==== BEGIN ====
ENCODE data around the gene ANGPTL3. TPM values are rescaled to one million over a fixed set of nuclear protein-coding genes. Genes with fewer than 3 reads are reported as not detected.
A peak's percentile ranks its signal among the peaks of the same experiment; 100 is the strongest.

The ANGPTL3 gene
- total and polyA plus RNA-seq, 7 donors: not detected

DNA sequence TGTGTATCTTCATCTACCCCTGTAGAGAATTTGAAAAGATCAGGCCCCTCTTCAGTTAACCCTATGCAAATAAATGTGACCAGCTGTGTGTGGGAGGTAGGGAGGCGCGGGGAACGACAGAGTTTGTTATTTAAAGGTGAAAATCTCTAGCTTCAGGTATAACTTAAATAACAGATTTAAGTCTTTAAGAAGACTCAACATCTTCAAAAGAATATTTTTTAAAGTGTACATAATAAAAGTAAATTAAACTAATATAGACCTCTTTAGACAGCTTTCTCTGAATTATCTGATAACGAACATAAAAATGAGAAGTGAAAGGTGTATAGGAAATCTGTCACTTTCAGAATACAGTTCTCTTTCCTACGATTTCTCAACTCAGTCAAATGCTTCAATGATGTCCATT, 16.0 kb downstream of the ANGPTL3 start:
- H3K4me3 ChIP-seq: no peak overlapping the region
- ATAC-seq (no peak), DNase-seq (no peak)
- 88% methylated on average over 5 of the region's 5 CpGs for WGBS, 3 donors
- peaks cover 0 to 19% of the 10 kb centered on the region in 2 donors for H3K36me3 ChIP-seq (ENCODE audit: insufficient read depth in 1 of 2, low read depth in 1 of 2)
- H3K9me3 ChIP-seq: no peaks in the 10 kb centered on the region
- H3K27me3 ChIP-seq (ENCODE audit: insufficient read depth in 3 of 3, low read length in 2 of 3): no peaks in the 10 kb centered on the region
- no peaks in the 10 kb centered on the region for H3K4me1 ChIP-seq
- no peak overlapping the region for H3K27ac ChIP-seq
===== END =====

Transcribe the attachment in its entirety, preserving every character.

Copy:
ENCODE data around the gene ANGPTL3. TPM values are rescaled to one million over a fixed set of nuclear protein-coding genes. Genes with fewer than 3 reads are reported as not detected.
A peak's percentile ranks its signal among the peaks of the same experiment; 100 is the strongest.

The ANGPTL3 gene
- total and polyA plus RNA-seq, 7 donors: not detected

DNA sequence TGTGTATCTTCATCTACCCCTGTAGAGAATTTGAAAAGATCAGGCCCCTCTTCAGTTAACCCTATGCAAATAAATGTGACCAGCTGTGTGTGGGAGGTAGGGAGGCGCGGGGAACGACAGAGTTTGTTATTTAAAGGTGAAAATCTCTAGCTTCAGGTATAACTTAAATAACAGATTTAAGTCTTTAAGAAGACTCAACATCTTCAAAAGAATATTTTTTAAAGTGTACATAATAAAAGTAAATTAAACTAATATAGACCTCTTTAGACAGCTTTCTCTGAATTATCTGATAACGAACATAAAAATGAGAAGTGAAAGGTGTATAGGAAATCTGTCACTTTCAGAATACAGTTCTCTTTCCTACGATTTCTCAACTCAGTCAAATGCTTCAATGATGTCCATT, 16.0 kb downstream of the ANGPTL3 start:
- H3K4me3 ChIP-seq: no peak overlapping the region
- ATAC-seq (no peak), DNase-seq (no peak)
- 88% methylated on average over 5 of the region's 5 CpGs for WGBS, 3 donors
- peaks cover 0 to 19% of the 10 kb centered on the region in 2 donors for H3K36me3 ChIP-seq (ENCODE audit: insufficient read depth in 1 of 2, low read depth in 1 of 2)
- H3K9me3 ChIP-seq: no peaks in the 10 kb centered on the region
- H3K27me3 ChIP-seq (ENCODE audit: insufficient read depth in 3 of 3, low read length in 2 of 3): no peaks in the 10 kb centered on the region
- no peaks in the 10 kb centered on the region for H3K4me1 ChIP-seq
- no peak overlapping the region for H3K27ac ChIP-seq